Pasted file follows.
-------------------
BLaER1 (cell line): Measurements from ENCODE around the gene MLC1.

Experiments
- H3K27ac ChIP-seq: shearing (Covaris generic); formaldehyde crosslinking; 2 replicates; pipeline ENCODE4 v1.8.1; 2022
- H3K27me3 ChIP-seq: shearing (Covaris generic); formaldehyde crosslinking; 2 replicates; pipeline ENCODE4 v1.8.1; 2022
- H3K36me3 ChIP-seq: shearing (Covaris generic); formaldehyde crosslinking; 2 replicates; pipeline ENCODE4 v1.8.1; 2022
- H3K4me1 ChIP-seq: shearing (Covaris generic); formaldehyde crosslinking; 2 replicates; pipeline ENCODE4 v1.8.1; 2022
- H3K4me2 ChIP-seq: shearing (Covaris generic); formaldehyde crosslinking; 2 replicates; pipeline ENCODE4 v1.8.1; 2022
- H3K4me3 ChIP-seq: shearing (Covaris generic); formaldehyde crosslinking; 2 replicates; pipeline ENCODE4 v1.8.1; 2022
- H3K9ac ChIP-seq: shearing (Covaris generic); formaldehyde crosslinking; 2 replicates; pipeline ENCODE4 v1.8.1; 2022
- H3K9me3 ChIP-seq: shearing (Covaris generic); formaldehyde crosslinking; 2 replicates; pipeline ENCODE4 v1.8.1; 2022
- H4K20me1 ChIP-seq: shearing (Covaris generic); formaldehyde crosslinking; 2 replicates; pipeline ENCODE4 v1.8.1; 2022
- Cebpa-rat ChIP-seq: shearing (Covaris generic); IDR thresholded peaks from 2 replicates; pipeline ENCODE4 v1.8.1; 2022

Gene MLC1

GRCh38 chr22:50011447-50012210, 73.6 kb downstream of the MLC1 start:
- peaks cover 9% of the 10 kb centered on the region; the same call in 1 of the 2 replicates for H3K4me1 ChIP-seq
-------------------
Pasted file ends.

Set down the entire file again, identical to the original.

BLaER1 (cell line): Measurements from ENCODE around the gene MLC1.

Experiments
- H3K27ac ChIP-seq: shearing (Covaris generic); formaldehyde crosslinking; 2 replicates; pipeline ENCODE4 v1.8.1; 2022
- H3K27me3 ChIP-seq: shearing (Covaris generic); formaldehyde crosslinking; 2 replicates; pipeline ENCODE4 v1.8.1; 2022
- H3K36me3 ChIP-seq: shearing (Covaris generic); formaldehyde crosslinking; 2 replicates; pipeline ENCODE4 v1.8.1; 2022
- H3K4me1 ChIP-seq: shearing (Covaris generic); formaldehyde crosslinking; 2 replicates; pipeline ENCODE4 v1.8.1; 2022
- H3K4me2 ChIP-seq: shearing (Covaris generic); formaldehyde crosslinking; 2 replicates; pipeline ENCODE4 v1.8.1; 2022
- H3K4me3 ChIP-seq: shearing (Covaris generic); formaldehyde crosslinking; 2 replicates; pipeline ENCODE4 v1.8.1; 2022
- H3K9ac ChIP-seq: shearing (Covaris generic); formaldehyde crosslinking; 2 replicates; pipeline ENCODE4 v1.8.1; 2022
- H3K9me3 ChIP-seq: shearing (Covaris generic); formaldehyde crosslinking; 2 replicates; pipeline ENCODE4 v1.8.1; 2022
- H4K20me1 ChIP-seq: shearing (Covaris generic); formaldehyde crosslinking; 2 replicates; pipeline ENCODE4 v1.8.1; 2022
- Cebpa-rat ChIP-seq: shearing (Covaris generic); IDR thresholded peaks from 2 replicates; pipeline ENCODE4 v1.8.1; 2022

Gene MLC1

GRCh38 chr22:50011447-50012210, 73.6 kb downstream of the MLC1 start:
- peaks cover 9% of the 10 kb centered on the region; the same call in 1 of the 2 replicates for H3K4me1 ChIP-seq